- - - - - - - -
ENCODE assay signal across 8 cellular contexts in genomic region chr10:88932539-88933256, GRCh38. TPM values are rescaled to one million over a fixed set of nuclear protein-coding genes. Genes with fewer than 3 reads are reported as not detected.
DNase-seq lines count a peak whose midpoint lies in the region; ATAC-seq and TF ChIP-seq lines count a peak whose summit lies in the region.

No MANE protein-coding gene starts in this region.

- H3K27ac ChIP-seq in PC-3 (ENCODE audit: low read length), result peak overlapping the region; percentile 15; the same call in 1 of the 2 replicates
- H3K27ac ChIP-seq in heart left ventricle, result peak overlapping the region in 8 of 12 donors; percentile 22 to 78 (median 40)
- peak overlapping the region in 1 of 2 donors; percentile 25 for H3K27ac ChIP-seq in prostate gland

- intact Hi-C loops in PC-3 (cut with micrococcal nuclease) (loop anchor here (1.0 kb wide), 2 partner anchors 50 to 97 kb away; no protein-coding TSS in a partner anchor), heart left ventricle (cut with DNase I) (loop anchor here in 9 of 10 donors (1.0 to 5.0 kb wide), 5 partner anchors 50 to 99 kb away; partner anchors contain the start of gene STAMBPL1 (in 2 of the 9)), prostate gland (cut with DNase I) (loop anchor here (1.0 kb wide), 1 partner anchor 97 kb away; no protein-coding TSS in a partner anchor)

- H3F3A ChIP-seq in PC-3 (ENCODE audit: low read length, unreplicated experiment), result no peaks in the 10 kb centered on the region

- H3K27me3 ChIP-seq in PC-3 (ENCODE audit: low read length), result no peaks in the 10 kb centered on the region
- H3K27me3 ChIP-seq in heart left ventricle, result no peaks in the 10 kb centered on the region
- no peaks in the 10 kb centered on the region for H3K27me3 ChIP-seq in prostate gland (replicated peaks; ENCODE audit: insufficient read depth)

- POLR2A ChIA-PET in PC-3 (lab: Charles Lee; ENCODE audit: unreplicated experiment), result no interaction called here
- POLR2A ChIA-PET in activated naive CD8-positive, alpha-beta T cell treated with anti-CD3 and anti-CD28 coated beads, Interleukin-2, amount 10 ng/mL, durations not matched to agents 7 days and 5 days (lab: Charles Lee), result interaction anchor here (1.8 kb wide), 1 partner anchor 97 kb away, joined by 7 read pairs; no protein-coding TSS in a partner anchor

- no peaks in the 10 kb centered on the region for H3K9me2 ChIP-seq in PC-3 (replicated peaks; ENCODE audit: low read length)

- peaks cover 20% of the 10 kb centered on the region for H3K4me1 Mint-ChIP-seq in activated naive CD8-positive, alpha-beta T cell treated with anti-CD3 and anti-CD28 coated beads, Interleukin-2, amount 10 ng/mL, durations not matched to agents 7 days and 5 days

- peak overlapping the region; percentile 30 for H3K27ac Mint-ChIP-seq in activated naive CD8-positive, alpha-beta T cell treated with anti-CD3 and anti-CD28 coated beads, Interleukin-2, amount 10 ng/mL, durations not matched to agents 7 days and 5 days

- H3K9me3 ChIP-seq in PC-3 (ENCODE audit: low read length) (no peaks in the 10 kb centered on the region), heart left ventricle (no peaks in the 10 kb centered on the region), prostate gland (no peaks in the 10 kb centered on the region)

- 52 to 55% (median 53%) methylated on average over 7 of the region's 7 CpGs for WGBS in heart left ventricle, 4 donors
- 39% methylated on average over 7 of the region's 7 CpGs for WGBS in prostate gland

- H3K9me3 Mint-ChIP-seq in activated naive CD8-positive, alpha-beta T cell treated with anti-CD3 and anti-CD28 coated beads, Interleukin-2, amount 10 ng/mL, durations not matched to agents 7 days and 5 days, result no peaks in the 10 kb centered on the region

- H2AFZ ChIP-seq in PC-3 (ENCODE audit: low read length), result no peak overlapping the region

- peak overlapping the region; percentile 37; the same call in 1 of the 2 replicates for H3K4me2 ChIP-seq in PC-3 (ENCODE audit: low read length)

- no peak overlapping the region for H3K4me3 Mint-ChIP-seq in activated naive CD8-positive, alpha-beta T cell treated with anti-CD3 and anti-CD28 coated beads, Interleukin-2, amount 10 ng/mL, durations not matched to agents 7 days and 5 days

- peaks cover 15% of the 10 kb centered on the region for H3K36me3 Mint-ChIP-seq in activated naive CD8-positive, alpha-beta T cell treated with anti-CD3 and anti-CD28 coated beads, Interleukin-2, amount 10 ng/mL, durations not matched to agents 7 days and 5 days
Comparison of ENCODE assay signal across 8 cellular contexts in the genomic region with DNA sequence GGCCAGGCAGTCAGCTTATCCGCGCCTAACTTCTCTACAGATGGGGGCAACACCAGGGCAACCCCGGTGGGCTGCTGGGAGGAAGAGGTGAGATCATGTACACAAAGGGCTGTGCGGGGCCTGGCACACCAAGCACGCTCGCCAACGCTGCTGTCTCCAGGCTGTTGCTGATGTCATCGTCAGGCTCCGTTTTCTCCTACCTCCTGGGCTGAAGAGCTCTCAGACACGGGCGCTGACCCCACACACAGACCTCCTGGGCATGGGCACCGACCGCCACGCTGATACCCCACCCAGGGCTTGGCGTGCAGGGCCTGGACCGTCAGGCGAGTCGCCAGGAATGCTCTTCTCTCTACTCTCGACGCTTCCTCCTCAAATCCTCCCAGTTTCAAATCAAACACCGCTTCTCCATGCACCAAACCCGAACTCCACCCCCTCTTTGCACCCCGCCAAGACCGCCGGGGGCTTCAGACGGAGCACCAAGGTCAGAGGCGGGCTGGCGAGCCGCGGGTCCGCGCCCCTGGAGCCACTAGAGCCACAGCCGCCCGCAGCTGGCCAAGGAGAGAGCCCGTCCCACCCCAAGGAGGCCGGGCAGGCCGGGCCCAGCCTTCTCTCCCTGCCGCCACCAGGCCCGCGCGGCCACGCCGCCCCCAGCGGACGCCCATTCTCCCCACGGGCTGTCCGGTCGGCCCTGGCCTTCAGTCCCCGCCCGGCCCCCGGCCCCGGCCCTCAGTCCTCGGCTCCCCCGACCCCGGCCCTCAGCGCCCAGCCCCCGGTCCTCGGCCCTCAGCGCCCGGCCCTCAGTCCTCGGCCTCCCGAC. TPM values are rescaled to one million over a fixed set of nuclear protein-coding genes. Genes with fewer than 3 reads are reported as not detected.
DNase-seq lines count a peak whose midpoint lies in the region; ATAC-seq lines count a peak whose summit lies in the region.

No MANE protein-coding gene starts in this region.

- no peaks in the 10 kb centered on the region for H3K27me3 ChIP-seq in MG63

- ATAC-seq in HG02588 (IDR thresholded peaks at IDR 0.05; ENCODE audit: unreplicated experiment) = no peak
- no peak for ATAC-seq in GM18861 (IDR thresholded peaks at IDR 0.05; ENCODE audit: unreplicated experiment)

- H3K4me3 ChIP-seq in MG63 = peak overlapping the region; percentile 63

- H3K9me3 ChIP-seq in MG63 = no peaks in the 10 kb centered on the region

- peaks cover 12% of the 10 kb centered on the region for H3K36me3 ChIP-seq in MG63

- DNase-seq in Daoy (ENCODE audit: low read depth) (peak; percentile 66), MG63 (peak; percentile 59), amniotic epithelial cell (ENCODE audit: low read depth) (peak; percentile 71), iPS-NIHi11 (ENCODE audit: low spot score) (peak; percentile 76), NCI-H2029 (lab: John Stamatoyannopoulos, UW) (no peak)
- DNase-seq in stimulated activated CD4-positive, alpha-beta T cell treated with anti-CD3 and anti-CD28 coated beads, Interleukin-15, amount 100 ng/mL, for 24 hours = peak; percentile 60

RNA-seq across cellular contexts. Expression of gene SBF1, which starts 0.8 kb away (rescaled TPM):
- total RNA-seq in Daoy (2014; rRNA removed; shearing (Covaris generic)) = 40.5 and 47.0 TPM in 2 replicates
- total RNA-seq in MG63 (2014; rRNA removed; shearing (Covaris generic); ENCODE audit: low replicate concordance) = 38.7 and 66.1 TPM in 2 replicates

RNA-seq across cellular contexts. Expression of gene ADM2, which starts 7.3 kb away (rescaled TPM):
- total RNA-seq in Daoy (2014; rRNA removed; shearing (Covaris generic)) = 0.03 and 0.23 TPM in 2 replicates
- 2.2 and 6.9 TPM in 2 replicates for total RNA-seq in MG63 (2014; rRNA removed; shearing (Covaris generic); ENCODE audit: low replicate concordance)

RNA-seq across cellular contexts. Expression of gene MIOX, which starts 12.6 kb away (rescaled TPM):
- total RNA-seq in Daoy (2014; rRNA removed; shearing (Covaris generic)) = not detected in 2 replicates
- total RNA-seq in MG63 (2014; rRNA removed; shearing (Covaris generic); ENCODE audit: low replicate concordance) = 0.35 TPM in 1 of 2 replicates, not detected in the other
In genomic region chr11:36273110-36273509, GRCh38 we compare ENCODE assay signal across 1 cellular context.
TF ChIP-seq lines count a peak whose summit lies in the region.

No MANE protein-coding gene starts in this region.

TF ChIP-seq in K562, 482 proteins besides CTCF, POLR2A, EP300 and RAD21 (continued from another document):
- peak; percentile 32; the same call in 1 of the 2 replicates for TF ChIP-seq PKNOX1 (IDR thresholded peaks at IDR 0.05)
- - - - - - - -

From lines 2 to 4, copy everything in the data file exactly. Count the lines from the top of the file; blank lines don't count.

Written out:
DNase-seq lines count a peak whose midpoint lies in the region; ATAC-seq and TF ChIP-seq lines count a peak whose summit lies in the region.

No MANE protein-coding gene starts in this region.

- H3K27ac ChIP-seq in PC-3 (ENCODE audit: low read length), result peak overlapping the region; percentile 15; the same call in 1 of the 2 replicates